While that claim is no longer active and no lawsuit was filed against SCC, 12 News’ investigation reveals that SCC was concerned about the risk of settling out of court after Kendra committed suicide.

The college conducted what it termed an internal investigation, but did not interview Parton’s parents and meted out no disciplinary action against either instructor. This was kept hidden from public scrutiny. Faculty worried that if the district settled the claim that it would set a precedent for any student displeased with their instructor.

Records reveal that Corr, vice president of academic and student affairs seemingly had an issue with the accusations leveled in the claim.

In an email he wrote: “My, How horrible! Pat and Barb should meet with Lee ASAP….we will suoport [sic] them in every way possible.” Lee refers to Lee Combs, the attorney for the district.

12 News asked MCCCD for a response from Corr, but one has not been given regarding his email.

Another email raised questions about the potential risk factor given the claim.

It was sent by director Karen Chalmers at SCC to Harold Cranswick, a faculty member in the Social Science Department at Mesa Community College. Chalmers requests a “green sheet vote” and says she’d like to have Dr. Patricia Evans speak with the association folks. Chalmers wrote:

“I believe that this case may hold huge ramifications for all faculty due to the request for termination in the suit. It is not my area of expertise but given the fact that MCCCD always tends to settle cases as opposed to actually going to court that this would set a precedence where anyone displeased with a faculty member could actually request this determination.”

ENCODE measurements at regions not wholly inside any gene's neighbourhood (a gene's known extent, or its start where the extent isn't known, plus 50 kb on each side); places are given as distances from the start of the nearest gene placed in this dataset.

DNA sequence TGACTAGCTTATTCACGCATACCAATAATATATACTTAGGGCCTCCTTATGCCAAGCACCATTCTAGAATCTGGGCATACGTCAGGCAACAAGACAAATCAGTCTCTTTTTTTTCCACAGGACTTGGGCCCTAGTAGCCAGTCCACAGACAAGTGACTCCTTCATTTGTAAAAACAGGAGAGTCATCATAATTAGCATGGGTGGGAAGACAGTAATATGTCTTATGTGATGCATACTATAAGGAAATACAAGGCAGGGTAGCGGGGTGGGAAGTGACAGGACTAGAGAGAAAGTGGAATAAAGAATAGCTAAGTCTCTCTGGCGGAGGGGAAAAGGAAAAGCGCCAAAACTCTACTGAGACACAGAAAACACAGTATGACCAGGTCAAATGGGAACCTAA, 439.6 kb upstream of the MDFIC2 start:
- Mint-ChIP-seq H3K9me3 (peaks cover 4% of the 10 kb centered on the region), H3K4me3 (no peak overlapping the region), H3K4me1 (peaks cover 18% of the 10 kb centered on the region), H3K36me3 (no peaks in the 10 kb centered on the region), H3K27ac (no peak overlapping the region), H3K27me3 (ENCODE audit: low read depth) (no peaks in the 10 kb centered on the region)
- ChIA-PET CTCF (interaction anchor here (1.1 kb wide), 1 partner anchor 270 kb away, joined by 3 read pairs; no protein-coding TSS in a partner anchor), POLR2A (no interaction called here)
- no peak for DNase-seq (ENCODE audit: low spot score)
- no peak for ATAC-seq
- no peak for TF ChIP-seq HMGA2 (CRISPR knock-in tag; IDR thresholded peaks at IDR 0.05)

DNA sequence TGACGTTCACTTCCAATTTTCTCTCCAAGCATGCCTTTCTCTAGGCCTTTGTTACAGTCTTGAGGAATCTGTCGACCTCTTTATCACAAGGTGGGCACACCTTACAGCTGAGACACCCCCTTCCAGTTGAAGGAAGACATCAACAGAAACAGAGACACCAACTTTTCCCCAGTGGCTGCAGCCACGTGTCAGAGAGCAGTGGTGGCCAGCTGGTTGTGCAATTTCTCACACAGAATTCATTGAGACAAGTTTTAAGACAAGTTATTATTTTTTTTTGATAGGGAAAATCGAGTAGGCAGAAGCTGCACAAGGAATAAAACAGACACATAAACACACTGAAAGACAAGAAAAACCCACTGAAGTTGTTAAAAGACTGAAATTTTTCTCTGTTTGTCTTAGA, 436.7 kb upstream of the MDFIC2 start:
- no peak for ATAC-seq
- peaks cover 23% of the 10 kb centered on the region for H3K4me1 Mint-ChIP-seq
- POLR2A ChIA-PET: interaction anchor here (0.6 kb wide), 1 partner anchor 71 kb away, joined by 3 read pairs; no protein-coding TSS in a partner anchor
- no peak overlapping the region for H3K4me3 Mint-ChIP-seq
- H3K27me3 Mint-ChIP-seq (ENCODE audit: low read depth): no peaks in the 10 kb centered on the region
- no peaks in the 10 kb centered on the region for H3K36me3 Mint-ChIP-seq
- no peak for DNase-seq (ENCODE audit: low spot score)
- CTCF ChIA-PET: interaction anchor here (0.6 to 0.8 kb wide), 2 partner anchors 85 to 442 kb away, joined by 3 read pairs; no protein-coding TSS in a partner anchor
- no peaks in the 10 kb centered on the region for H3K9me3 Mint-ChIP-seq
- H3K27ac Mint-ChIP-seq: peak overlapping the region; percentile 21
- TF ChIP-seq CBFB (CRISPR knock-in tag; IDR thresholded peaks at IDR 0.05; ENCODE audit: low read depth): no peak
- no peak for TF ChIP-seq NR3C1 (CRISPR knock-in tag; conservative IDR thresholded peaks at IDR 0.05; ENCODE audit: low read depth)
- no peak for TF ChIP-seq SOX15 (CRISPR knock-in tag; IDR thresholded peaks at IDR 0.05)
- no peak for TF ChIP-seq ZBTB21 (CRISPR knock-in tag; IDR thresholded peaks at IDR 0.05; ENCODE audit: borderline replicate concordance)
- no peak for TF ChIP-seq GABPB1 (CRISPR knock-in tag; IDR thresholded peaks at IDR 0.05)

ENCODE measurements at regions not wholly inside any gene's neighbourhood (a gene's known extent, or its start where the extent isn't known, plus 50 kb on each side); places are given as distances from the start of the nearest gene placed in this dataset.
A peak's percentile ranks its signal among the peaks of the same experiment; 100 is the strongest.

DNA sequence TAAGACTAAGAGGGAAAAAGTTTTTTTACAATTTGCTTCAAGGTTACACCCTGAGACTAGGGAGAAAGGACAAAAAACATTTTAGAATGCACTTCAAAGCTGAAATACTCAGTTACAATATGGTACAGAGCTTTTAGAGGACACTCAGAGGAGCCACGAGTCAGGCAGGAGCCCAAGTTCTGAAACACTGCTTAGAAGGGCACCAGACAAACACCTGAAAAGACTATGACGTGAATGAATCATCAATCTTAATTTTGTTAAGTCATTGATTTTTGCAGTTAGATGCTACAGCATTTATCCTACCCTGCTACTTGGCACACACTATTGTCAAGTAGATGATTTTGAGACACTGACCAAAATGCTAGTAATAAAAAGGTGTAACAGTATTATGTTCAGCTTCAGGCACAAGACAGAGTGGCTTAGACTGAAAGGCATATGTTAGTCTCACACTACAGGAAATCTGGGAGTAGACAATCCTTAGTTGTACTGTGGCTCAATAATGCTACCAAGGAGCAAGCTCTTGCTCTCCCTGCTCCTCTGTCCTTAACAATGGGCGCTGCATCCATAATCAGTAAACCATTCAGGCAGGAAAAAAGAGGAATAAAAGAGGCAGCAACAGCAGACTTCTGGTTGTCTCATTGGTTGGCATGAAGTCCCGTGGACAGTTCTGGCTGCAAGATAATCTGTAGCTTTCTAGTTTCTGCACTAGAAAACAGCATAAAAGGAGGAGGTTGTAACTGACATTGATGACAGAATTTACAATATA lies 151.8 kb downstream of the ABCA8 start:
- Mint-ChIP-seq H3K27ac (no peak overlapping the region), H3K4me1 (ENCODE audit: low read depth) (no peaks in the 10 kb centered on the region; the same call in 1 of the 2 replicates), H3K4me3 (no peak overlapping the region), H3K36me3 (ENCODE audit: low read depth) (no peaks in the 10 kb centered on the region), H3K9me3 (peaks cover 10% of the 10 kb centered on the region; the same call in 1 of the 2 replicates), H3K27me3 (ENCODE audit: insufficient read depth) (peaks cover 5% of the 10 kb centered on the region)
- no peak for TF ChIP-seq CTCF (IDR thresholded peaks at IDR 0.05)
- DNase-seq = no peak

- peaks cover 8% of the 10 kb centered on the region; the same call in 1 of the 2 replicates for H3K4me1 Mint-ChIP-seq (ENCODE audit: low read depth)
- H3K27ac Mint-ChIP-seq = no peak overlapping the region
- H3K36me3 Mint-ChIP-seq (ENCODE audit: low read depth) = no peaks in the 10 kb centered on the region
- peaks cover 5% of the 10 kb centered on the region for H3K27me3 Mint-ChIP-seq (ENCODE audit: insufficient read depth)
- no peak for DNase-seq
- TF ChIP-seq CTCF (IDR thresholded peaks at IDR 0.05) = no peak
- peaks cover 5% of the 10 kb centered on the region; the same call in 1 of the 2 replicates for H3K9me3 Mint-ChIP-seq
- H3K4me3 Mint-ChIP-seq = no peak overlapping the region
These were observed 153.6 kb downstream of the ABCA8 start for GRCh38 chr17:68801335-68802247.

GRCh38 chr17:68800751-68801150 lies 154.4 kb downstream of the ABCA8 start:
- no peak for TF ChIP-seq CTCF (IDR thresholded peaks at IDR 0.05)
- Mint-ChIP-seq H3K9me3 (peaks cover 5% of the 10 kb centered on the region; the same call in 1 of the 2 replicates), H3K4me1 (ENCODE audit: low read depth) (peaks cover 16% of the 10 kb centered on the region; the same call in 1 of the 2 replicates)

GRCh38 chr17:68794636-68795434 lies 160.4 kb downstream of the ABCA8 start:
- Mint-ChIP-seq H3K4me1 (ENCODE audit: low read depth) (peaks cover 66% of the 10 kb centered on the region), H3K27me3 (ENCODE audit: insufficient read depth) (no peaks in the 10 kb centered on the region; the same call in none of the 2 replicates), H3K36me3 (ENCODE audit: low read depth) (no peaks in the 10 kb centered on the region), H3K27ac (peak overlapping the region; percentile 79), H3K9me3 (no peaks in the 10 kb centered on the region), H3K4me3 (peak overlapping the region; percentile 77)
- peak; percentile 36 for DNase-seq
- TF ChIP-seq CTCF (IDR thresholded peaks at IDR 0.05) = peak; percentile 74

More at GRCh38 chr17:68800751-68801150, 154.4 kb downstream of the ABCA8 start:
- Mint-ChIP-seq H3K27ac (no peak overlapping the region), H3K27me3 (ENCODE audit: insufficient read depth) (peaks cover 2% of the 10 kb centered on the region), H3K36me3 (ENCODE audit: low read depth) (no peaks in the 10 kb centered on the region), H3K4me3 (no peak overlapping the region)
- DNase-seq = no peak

Aftermath

“The pain is like no other ... it leaves a hole in your heart that never goes away,” said Wendy Parton, who remembers her daughter as an aspiring veterinarian who won awards and ribbons for her work with horses.

12 News had questions for the college about the calculation of Kendra’s grade. She had received an A for 60-percent of the internship. The district reviewed the matter. And while it would not say if there was a miscalculation and Kendra should not have failed the course, it did issue this statement:

“Because issuance of a degree is essentially an academic judgment, the College administration asked the Acting Director of the Equine Science program and the Chair of the Division to review Ms. Parton's academic record and determine whether her work merits the posthumous issuance of a degree.

“After review, they have recommended that the College award the degree. The President of the college has approved this recommendation and steps are being taken to award the degree. We hope this gives the family some peace of mind.”

12 News let Kendra’s parents know the empty frame they’ve got hanging on the wall will now have Kendra’s diploma.

Additional information and resources

Bullying in college: silent yet prevalent

Copyright 2016 KPNX